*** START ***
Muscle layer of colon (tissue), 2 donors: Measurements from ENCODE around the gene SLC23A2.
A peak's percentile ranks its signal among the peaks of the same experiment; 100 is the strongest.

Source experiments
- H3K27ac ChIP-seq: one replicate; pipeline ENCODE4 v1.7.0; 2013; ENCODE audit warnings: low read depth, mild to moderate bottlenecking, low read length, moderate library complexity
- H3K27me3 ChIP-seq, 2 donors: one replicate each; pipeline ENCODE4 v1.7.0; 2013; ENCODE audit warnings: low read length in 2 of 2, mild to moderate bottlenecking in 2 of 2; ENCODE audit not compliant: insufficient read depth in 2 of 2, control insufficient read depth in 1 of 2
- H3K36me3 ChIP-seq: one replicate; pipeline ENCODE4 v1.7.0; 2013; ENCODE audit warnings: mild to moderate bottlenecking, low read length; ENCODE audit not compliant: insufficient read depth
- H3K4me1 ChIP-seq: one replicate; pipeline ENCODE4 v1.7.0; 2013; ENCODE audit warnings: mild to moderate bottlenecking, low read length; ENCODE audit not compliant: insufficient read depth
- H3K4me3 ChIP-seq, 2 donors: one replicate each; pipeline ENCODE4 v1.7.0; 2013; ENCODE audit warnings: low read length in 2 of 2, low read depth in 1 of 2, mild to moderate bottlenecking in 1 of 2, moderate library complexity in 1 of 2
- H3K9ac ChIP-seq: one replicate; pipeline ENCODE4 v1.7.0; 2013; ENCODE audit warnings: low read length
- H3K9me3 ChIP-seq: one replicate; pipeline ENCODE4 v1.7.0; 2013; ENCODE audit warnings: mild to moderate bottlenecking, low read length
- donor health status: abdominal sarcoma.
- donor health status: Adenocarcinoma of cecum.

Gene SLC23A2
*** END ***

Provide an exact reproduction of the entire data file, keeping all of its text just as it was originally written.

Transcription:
Muscle layer of colon (tissue), 2 donors: Measurements from ENCODE around the gene SLC23A2.
A peak's percentile ranks its signal among the peaks of the same experiment; 100 is the strongest.

Source experiments
- H3K27ac ChIP-seq: one replicate; pipeline ENCODE4 v1.7.0; 2013; ENCODE audit warnings: low read depth, mild to moderate bottlenecking, low read length, moderate library complexity
- H3K27me3 ChIP-seq, 2 donors: one replicate each; pipeline ENCODE4 v1.7.0; 2013; ENCODE audit warnings: low read length in 2 of 2, mild to moderate bottlenecking in 2 of 2; ENCODE audit not compliant: insufficient read depth in 2 of 2, control insufficient read depth in 1 of 2
- H3K36me3 ChIP-seq: one replicate; pipeline ENCODE4 v1.7.0; 2013; ENCODE audit warnings: mild to moderate bottlenecking, low read length; ENCODE audit not compliant: insufficient read depth
- H3K4me1 ChIP-seq: one replicate; pipeline ENCODE4 v1.7.0; 2013; ENCODE audit warnings: mild to moderate bottlenecking, low read length; ENCODE audit not compliant: insufficient read depth
- H3K4me3 ChIP-seq, 2 donors: one replicate each; pipeline ENCODE4 v1.7.0; 2013; ENCODE audit warnings: low read length in 2 of 2, low read depth in 1 of 2, mild to moderate bottlenecking in 1 of 2, moderate library complexity in 1 of 2
- H3K9ac ChIP-seq: one replicate; pipeline ENCODE4 v1.7.0; 2013; ENCODE audit warnings: low read length
- H3K9me3 ChIP-seq: one replicate; pipeline ENCODE4 v1.7.0; 2013; ENCODE audit warnings: mild to moderate bottlenecking, low read length
- donor health status: abdominal sarcoma.
- donor health status: Adenocarcinoma of cecum.

Gene SLC23A2